“They don’t want to show up on a Friday at Dover (International Speedway) and watch these trucks drive around the race track because they’re going to show up on Sunday to watch the Cup cars. Take the trucks somewhere where everybody wants to see them, because there’s short tracks across the country that want to see them.

“Sorry, I’m on a rant. It make me mad.”

Harvick’s thoughts about reaching fans are in addition to those made by Kyle Larson earlier this year about how NASCAR should encourage its stars to race at short tracks in smaller series.

Harvick is doing a variation of this later this season. He will competes in the K&N Pro Series West race at Sonoma Raceway the weekend of the Cup Series race on the road course.

The Stewart-Haas Racing driver broke into NASCAR via the Truck Series in the first year of its existence. He made his debut in 1995 at Mesa Marin Raceway in his hometown of Bakersfield, California.

Of the 18 tracks the series competed on in 1995, it still races at only three – Martinsville, Phoenix Raceway and Bristol Motor Speedway.

“The Trucks should be opening up in January like they used to at Tuscon Raceway Park or the Copperworld Classic when it was at Phoenix,” Harvick said. “Let the Truck Series start our season in January so they can have exposure on TV by themselves. If the Cup guys want to go out there and race, that’s fine. Let them go race. Because that’s going to help put fans in the grandstands.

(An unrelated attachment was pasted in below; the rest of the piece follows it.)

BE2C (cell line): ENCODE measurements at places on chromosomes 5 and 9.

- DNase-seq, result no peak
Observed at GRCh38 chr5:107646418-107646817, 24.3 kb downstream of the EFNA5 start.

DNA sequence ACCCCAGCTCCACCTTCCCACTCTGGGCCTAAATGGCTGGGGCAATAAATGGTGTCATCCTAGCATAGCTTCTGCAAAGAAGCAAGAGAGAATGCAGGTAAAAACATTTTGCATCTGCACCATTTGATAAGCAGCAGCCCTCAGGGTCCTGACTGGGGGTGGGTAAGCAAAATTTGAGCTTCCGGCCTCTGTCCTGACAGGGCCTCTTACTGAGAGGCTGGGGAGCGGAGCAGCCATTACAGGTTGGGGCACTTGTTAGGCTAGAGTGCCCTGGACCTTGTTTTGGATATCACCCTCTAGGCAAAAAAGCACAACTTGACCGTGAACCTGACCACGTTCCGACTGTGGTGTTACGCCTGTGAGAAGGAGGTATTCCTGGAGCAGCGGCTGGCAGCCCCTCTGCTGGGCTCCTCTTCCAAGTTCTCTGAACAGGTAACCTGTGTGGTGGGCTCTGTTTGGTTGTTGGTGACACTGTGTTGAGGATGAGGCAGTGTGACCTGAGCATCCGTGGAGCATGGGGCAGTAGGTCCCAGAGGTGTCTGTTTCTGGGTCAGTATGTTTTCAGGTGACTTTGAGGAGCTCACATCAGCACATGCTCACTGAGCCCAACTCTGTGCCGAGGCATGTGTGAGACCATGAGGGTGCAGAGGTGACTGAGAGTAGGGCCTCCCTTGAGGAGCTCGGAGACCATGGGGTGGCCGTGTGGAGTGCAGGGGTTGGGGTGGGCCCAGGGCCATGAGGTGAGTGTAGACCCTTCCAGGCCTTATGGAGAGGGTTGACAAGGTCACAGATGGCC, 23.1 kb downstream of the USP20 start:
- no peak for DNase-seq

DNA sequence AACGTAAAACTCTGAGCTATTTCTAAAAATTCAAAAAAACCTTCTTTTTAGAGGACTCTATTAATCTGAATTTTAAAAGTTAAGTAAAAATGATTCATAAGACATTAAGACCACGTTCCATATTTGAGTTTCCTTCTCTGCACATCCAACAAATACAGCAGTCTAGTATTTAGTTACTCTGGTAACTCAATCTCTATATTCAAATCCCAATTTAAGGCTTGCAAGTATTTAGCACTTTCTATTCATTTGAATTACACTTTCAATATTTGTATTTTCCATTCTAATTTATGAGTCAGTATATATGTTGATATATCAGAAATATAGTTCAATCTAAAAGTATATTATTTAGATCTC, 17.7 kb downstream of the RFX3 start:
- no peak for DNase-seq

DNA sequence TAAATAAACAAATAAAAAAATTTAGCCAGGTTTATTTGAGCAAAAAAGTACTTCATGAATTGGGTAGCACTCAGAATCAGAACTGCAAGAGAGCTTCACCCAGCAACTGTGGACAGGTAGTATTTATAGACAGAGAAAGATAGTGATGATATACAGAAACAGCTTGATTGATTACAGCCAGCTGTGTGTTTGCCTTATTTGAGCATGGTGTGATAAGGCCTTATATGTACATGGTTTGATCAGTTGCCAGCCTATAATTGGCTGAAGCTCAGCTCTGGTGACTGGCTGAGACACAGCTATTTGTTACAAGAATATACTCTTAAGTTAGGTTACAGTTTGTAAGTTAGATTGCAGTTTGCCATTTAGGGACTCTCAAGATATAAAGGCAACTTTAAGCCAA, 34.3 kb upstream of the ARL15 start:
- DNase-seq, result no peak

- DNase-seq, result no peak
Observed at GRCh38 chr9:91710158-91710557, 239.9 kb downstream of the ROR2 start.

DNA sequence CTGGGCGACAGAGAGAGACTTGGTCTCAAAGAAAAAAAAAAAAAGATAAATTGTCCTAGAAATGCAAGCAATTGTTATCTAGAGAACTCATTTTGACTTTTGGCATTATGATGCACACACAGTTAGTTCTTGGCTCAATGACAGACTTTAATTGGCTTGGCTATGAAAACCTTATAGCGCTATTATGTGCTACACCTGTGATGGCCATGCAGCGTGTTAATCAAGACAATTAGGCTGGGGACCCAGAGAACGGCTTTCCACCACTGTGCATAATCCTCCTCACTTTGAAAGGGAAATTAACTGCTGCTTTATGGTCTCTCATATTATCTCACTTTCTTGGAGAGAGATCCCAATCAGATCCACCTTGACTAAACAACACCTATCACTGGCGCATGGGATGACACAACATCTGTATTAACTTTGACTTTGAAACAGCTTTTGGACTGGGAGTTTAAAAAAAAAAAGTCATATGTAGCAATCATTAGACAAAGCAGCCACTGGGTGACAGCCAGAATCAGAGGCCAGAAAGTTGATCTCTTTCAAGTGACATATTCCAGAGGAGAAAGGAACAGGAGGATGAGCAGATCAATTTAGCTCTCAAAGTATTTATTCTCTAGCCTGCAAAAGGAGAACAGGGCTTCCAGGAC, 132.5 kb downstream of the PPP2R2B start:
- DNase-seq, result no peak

“Myself and Greg Biffle and Ron Hornaday and Mike Skinner, guess what? We’d never make to it to Cup racing, Truck racing or anything else that we do because we wouldn’t have been on TV if they didn’t have ‘Winter Heat’ and all these different series. In order to produce young stars and expose them to the public you have to start them from the grassroots level up.

“You can’t keep lollygagging along with the Truck Series at these race tracks and expect people to show up.”

Harvick cited the lack of SAFER barrier at short tracks as an excuse given for why the Truck Series doesn’t race at more short tracks.

“Let’s figure out a way to help these tracks get soft walls if that’s what it takes for them to get a Truck race,” Harvick said.

Next year, the Truck Series will have 23 races beginning on Feb. 16 at Daytona International Speedway and ending on Nov. 16 at Homestead-Miami Speedway.

The biggest change to the schedule is the Truck Series loses it standalone race at Las Vegas Motor Speedway in September. Instead, the Truck Series will visit the track with the Cup and Xfinity Series twice on March 2 and Sept. 19.

The March 2 race in Las Vegas gives the Truck series three straight races to begin the season. For the last three seasons, the series competed at Daytona and Atlanta before going quiet until late March at Martinsville Speedway and then taking another month off until an early May race at Kansas Speedway.

From 2012-14, the series held no races between Daytona and Martinsville. Atlanta was added the week following Daytona in 2015.

The Truck Series’ Dover race moves from early June to May 4 next year, which shortens the break following the Martinsville race. The series will not be returning to New Hampshire Motor Speedway as the track loses one of its NASCAR weekends.

The Truck Series will now only have four standalone events in 2018: Texas Motor Speedway (June 8), Gateway Motorsports Park (June 23), Eldora Speedway (July 18) and Canadian Tire Motorsport Park (August 26).